The Fraser ― A River in Need of Help
The Fraser River is at the heart of British Columbia. This is the longest river within BC — stretching nearly 1,400 km from the Rockies to the Salish Sea.
One of the world’s most important salmon rivers, the Fraser has been impacted by over a century of population growth and development. By the 1980s, alarm bells were ringing over the fast pace of industrial activity, urbanization and pollution from various sources. The health of the river was in jeopardy. Although the situation seemed bleak, environmental management agencies believed the river could recover if steps were taken.
One “watershed moment” came when Gordon Campbell, then Mayor of Vancouver, and John Backhouse, then Mayor of Prince George, challenged each other to "clean up their parts of the river." The joint challenge reminded everyone of the efforts needed all along the Fraser River and across jurisdictional boundaries.
Fraser River Action Plan
In 1990 the Government of Canada identified the Fraser River Basin as a major freshwater system requiring priority action. From Canada's Green Plan came the Fraser River Action Plan (FRAP). Jointly sponsored by the federal Departments of the Environment and Fisheries and Oceans, FRAP was modelled on the Fraser River Estuary Management Program (FREMP), which was helping create inter-agency cooperation on estuary management.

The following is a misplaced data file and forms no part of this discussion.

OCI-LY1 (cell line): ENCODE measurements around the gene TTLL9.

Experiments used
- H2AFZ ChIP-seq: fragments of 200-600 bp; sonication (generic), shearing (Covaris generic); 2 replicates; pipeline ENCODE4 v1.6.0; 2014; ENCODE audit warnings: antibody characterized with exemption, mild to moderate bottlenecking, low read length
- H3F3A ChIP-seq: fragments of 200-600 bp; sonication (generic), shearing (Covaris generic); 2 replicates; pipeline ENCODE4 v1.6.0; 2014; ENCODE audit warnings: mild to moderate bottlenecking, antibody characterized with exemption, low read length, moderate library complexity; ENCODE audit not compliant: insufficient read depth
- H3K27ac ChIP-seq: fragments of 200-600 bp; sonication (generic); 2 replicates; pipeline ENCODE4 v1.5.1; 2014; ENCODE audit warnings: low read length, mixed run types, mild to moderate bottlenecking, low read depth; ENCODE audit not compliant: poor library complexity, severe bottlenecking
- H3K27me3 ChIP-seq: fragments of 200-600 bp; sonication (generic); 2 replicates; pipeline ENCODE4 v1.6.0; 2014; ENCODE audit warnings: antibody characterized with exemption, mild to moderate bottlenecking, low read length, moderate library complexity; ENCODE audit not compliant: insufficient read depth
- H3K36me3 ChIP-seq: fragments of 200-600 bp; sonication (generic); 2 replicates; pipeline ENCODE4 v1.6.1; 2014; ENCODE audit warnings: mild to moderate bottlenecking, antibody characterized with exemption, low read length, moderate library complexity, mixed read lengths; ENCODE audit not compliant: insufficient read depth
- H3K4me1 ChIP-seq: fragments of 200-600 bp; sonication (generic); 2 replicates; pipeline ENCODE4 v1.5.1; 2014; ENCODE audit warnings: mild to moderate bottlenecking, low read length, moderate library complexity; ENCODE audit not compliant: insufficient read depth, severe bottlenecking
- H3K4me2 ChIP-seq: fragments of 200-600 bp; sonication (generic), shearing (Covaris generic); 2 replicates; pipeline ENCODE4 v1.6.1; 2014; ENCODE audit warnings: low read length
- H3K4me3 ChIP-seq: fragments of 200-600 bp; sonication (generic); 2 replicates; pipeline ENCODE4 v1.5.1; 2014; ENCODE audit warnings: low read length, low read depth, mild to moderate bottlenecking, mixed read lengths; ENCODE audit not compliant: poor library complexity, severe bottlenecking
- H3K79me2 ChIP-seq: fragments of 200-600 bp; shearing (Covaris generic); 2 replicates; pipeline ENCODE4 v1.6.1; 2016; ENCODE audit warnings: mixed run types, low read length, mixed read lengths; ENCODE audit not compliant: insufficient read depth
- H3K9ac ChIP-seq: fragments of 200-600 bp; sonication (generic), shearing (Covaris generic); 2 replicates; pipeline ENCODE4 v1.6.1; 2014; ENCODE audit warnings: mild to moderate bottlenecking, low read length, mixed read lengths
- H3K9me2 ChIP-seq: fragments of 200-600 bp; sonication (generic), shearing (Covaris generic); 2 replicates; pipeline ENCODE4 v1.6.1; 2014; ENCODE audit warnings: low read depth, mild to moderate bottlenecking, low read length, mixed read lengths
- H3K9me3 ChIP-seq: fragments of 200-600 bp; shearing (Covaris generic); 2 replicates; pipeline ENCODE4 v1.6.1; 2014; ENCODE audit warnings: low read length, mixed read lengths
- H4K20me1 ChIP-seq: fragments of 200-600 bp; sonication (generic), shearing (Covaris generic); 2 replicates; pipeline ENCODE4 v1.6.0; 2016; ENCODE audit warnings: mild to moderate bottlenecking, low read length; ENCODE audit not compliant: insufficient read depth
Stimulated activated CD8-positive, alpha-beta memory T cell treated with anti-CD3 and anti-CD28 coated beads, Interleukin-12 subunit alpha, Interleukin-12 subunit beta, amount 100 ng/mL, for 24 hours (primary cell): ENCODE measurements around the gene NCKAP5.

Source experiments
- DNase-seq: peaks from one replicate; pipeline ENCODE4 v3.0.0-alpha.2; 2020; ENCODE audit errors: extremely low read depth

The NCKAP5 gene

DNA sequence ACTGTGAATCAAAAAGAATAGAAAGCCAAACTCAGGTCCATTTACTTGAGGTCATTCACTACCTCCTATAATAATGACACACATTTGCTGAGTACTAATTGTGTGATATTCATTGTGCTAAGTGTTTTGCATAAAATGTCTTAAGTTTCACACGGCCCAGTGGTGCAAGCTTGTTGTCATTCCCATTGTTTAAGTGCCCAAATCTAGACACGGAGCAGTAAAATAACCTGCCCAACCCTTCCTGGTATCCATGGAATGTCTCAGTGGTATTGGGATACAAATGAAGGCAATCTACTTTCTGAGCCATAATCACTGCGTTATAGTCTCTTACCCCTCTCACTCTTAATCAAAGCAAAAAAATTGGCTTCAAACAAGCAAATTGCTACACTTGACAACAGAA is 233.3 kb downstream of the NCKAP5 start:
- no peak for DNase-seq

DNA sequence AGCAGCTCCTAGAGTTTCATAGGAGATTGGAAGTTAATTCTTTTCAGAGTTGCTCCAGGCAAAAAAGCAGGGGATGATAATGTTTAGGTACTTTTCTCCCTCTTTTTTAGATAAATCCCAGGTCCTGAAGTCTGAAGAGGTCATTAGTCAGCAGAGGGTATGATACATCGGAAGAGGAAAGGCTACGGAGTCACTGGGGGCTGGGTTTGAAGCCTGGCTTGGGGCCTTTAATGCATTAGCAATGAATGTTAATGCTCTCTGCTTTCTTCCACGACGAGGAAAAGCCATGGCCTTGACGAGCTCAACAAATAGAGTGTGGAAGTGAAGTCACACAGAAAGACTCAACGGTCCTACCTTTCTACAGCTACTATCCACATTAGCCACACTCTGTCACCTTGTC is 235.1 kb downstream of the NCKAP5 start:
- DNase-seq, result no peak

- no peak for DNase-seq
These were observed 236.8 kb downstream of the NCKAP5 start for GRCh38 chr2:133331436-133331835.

FRAP made a good start on restoring the environmental health of the Fraser River and the Basin. The program encouraged collective stewardship and cooperative partnerships, and helped people understand how their actions could improve (or harm) watershed health. FRAP protected wild bird habitat, curtailed the release of toxic wood preservatives, and helped introduce some best management practices and pollution prevention plans for business and industry.
FBC’s Predecessor — Fraser Basin Management Board
The Fraser Basin Management Board was created in 1992 to address some of the river management issues identified in the Fraser River Action Plan. The FBMB was composed of representatives from the four orders of Canadian government (federal, provincial, municipal and First Nations), along with those from the private sector and civil society.
Over its five-year mandate, the FBMB demonstrated the value of leaders working together in collaboration on complex issues. In brief, FBMB:
In addition to these legacy projects, a key outcome was a strategic plan for the social, economic and environmental health of the Basin. This plan became the Charter for Sustainability. The principles of the Charter remain a cornerstone of FBC’s work today.